Wednesday, March 1, 2023
Top 5 Spring Hikes in Bloomington
Monroe County offers an incredible assortment of nature hikes for every experience level. Certain hikes have a peak season when it comes to the beauty of the surrounding nature, and the following trails are known to be a special treat during spring. Lace up your walking shoes, don a light jacket, and give these five hikes a try next time you visit Bloomington in the spring months.
Beanblossom Bottoms Nature Preserve
Beanblossom Bottoms Nature Preserve is one of seven public nature preserves owned & managed by Sycamore Land Trust in Monroe County. It's a wetland habitat comprised of 733 acres of protected land. The preserve is open to the public to explore from its 2.5-mile trail, which is mostly elevated plastic and wood boardwalk. The plastic portion of the boardwalk is accessible to those with limited mobility, and several observation decks are spread throughout the trail, allowing visitors to experience otherwise inaccessible areas of the habitat. The flat nature of this trail is what makes it ideal for all walks of life, including kids and leashed dogs.
Spring is a special season at Beanblossom Bottoms for a few reasons: bald eagles are known to lay eggs and hatch out in March & April, frogs return from their winter hiatus to sing their throaty tune together in a loud chorus, and spring wildflowers & tree blooms begin to blossom in the wood boardwalk portion of the park. These nature phenomenas really emphasize the beauty of the season of rebirth in Bloomington.
Beanblossom Bottoms Nature Preserve is open from dawn to dusk, seven days per week.
Latimer Woods is a small wooded park in the middle of Bloomington. The 10-acre plot is a bit of a hidden gem — it stands just across the street from the College Mall, but many don't realize that it's a public park with a .38-mile trail. The short trail winds through what was once Latimer Farm, and there are interpretive signs that detail the history of the property along the path. If you're a beginner hiker or you're hiking with small children, this would be a great trail for you to seek out. Dogs are also welcome, as long as they're on a leash.
The trailhead can be hard to find — it, along with parking, is located in The Stratum apartment complex. There's a designated area for visitor parking near Garage #32, where the trail begins.
Latimer Woods is open from dawn to dusk, seven days per week.
Leonard Springs Nature Park
Leonard Springs Nature Park consists of 95.5 acres of land and a 1.1-mile trail that loops around the property. The path passes wetlands, an old reservoir, two caves, and several springs. Kids and leashed dogs are welcome, but be aware of the trail's steep forested slopes and metal-grate staircase — small dogs, in particular, may have trouble with the stairs.
The park is especially stunning during spring due to the abundance of blooming redbud trees and the lush greenery of the grass & budding trees. The old reservoir is a favorite area during the season due to the narrow creek that winds through its grassy clearing and the redbud trees that frame the open space.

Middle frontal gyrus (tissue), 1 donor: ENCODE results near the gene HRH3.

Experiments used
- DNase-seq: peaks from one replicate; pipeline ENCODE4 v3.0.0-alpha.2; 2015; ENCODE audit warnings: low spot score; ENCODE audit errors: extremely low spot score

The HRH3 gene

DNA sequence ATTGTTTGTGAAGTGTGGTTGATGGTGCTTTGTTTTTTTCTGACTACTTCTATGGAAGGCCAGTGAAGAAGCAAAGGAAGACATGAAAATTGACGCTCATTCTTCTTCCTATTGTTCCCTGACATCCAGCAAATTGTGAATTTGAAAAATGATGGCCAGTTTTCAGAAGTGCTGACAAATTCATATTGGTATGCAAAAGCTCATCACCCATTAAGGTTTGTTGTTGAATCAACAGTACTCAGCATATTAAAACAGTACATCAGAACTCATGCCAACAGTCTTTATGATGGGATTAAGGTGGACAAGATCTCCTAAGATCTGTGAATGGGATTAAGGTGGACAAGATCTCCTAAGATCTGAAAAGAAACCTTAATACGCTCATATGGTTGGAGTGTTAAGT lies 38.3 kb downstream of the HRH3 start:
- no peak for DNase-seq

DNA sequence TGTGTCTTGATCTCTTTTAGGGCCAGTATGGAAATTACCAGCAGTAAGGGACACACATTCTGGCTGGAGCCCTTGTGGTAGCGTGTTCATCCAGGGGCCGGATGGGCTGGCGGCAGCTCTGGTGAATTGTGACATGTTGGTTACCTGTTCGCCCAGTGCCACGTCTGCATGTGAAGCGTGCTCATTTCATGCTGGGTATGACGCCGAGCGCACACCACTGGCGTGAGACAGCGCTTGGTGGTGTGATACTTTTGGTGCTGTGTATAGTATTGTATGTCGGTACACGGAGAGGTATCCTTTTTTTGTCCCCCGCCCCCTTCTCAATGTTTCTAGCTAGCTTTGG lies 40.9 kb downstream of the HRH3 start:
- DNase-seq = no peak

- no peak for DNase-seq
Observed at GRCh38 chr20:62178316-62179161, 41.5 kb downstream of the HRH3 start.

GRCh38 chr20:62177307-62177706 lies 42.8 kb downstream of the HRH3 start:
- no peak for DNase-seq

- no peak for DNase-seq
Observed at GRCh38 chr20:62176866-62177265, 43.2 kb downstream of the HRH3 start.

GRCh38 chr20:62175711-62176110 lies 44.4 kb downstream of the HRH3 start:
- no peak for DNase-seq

Leonard Springs Nature Park is open from dawn to dusk, seven days per week.
Porter West Preserve
Porter West Preserve, another Sycamore Land Trust property, is a 188-acre nature preserve with a 2.6-mile moderate trail, open to the public for exploration. The preserve features a historic cemetery, four wildlife ponds, sandstone outcrops, several sinkholes, a spring, and an abundance of mature forestry. This trail is moderate enough for kids and leashed dogs to handle — its slight elevation is what classifies it as moderate. Other than some slopes, the Porter West Preserve is a fairly tame hike.
The diverse habitat is excellent for bird-watching, and we recommend traversing the trail during the season of rebirth so you can admire the carpet of spring wildflowers that covers the forest floor during the first few months of the year. Like Beanblossom Bottoms, Porter West is also known for its singing spring-time toads.
Porter West Preserve is open from dawn to dusk, seven days per week.
Cedar Bluffs Nature Preserve
Cedar Bluffs Nature Preserve offers a unique perspective of nature in Monroe County — the 23-acre property features a 75-foot high limestone bluff and gnarled red cedars clinging to cliffs, displaying nature's will to survive in a harsh environment. We recommend visiting during spring so you can see the stunning juxtaposition of the property's spring wildflower-covered canyon, sharply contrasting with the gnarled bluffs. The lavish display is in a limestone rock-walled valley that also features a tributary stream of Clear Creek and other interesting rock formations.
Cedar Bluffs provides a marked hiking trail until you reach the banks of Clear Creek. At this point, hikers must cross a rocky shoreline (which can be extremely slippery when wet, so navigate with caution), then follow the unmarked-yet-heavily-used pathway up to the top of the bluff. The nature preserve recommends that you turn around and retrace your steps when you're ready to leave the bluff-top forest — you will be trespassing on private property if you walk down the hill from the bluff to the road. Due to these aforementioned challenges, the Cedar Bluffs hike is not friendly for small kids, dogs, or individuals with limited mobility.
Cedar Bluffs Nature Preserve is open from dawn to dusk, seven days per week.
Looking for more to do in Bloomington this spring? Check out the following:
Nature Lover's Guide to Spring
From wildflower observation to morel mushroom foraging, this is your nature guide to B-Town during spring.
48 Hours in B-Town This Spring
48 Hours in B-Town This Spring
Take a trip to Bloomington this spring — we've already planned it for you.
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